Dr. Howells: I raised the issue of Christians in Pakistan during my meeting with the Pakistani Prime Minister Shaukat Aziz on 7 March and asked him to take action to protect religious minorities. In August, our Deputy High Commissioner in Karachi also raised this issue with the Pakistani Minister for Religious Minorities. We shall continue to look for suitable opportunities to repeat this.
Mr. Jim Cunningham: To ask the Secretary of State for Foreign and Commonwealth Affairs what recent assessment she has made of the willingness of Hamas to move towards meeting the conditions of the international community for donor funding for Palestine. 
Mr. Clifton-Brown: To ask the Secretary of State for Foreign and Commonwealth Affairs what representations she has made on human rights in the Philippines, with particular reference to the recent death of Bishop Alberto Ramento. 
Mr. Hoon: We are concerned about the reports of unexplained killings in the Philippines. Our embassy and successive EU Presidencies in Manila have raised human rights and the issue of unexplained killings with the Philippine Foreign Minister on several occasions. The case of Bishop Alberto Ramento has not been raised specifically.
Mr. Clifton-Brown: To ask the Secretary of State for Foreign and Commonwealth Affairs what involvement her Department has had in the efforts of the Finnish presidency of the EU to obtain a long-term agreement with Russia on energy supply and trade with the EU. 
As my right hon. Friend the Prime Minister informed the House in a written ministerial statement on 23 October 2006, Official Report, columns 71-72WS, at the 20 October informal meeting in Lahti of heads of state or Government and President Putin, there was a constructive discussion of the EUs external energy relations, in particular our relationship with Russia. There was unity among EU partners on the need to build a close and legally binding partnership based on mutual, long-term benefits based on the principles of the energy charter treaty and the declaration agreed at the G8 summit in St. Petersburg in July this year. These principles include market-based rules, market opening, and transparency and reliability across the whole of the energy relationship. The EU will shortly start negotiations with Russia on a new comprehensive agreement to replace the 10-year-old partnership and co-operation agreement. The EU agreed that these principles should form the core of any new agreement. The Government stand by and will apply these principles firmly, and are counting on Russia, as a key energy supplier to downstream markets, to do the same. The Government see the energy relationship with Russia, and the way in which this relationship is likely to develop, including its EU dimension, firmly within the context of this principle-based relationship. For his part, President Putin stated his conviction at Lahti that energy co-operation should be based on principles of predictability of the energy markets and the mutual dependence of suppliers and consumers.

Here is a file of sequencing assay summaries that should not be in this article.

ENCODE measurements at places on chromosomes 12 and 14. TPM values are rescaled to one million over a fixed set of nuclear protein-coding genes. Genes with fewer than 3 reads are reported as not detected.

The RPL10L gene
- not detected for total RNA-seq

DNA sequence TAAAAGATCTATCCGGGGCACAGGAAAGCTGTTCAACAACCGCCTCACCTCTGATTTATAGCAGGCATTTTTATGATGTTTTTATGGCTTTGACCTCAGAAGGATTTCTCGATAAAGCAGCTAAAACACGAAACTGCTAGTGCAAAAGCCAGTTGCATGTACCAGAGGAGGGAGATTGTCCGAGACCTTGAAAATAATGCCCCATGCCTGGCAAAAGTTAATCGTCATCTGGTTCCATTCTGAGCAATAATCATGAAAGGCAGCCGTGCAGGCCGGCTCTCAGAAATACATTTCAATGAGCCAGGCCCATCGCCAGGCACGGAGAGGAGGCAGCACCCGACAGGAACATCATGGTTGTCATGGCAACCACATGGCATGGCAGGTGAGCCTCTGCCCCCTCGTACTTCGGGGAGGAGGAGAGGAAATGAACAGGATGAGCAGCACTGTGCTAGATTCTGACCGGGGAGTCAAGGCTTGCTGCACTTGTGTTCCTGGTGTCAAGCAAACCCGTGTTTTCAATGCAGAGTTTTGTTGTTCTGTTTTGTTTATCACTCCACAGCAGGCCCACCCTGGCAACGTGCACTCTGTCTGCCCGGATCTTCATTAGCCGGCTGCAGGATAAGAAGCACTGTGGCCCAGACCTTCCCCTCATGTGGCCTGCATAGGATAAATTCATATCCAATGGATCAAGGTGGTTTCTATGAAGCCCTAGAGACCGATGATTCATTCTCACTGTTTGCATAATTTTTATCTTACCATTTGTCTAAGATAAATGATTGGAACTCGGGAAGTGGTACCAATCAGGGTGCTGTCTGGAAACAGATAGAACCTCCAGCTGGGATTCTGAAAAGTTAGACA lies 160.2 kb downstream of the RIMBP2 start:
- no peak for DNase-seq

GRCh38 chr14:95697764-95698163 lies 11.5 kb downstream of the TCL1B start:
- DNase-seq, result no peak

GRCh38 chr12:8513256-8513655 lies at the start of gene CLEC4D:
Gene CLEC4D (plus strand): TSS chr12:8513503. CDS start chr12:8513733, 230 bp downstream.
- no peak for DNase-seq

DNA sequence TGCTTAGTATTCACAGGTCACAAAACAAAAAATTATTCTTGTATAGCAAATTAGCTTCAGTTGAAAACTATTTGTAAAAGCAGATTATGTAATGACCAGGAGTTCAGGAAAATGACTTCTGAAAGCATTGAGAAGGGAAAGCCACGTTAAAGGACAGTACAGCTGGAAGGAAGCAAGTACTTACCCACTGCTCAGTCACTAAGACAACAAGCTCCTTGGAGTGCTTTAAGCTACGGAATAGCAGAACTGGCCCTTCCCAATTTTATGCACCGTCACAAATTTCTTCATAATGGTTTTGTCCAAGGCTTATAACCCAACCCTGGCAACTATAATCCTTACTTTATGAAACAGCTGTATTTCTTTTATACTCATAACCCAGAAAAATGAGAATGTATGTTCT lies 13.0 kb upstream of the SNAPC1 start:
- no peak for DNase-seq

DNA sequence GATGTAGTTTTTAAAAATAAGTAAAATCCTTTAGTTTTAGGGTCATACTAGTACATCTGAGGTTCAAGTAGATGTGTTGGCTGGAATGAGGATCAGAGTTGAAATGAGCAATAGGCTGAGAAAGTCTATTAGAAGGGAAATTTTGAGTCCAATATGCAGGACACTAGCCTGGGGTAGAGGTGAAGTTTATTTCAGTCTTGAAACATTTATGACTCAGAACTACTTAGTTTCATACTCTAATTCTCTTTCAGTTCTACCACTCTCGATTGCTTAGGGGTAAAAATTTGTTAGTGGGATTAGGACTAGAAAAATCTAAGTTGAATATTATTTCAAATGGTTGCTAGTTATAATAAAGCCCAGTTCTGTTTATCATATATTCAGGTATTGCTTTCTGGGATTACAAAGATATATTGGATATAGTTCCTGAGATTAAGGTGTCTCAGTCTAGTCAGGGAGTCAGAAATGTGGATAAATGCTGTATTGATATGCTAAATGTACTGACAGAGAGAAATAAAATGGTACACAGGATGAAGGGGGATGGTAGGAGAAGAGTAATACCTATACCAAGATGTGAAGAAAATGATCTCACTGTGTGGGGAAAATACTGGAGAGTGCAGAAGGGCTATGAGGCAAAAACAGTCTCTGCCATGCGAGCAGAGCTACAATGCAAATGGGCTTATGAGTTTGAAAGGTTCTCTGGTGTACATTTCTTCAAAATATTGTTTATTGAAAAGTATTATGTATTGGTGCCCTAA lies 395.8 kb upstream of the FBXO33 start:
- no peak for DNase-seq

Russia applied to join the World Trade Organisation (WTO) in 1993. The European Commission negotiates in the WTO on behalf of the EU. Although the EU and Russia have concluded the terms of a bilateral agreement on market access arrangements for goods and services, other WTO members have yet to do the
same. There are also a number of issues that need to be resolved before Russia can accede to the WTO on the right terms and conditions to enable Russia to meet her obligations as a WTO member. It is unlikely that any long-term EU/Russia trade agreement will be negotiated before Russia accedes to the WTO.
Mr. Clifton-Brown: To ask the Secretary of State for Foreign and Commonwealth Affairs what reports she has received on the recent expulsion of Georgian (a) students and (b) others from Russia. 
Mr. Hoon: Our embassies in Moscow and Tbilisi provide regular updates on the situation regarding the treatment of Georgians within Russia, as they regularly do on human rights issues. We are aware that there have been a number of flights that have been used to deport Georgians. We have asked both sides to de-escalate tensions. In this regard, we have directly raised with the Russians the desirability of their lifting the measures taken against Georgia and have urged Russia not to pursue measures targeting Georgians.
Mark Pritchard: To ask the Secretary of State for Foreign and Commonwealth Affairs what recent discussions her Department has had with the Russian government on freedom of the press and media organisations. 
Mr. Hoon: We regularly discuss the progress of democratic reforms in Russia, including freedom of the press, with the Russian authorities. We have regular consultations on this question as part of our human rights dialogues, both on a bilateral basis and through the EU. This issue was raised at the EU-Russia Human Rights Consultations in Vienna in March 2006 and will form part of the next EU-Russia Consultations in Brussels on 8 November. My right hon. Friend the Prime Minister attended the informal Heads of Government meeting in Lahti on 20 October where the EU expressed its concerns about media freedom in Russia following the tragic murder of Anna Politkovskaya.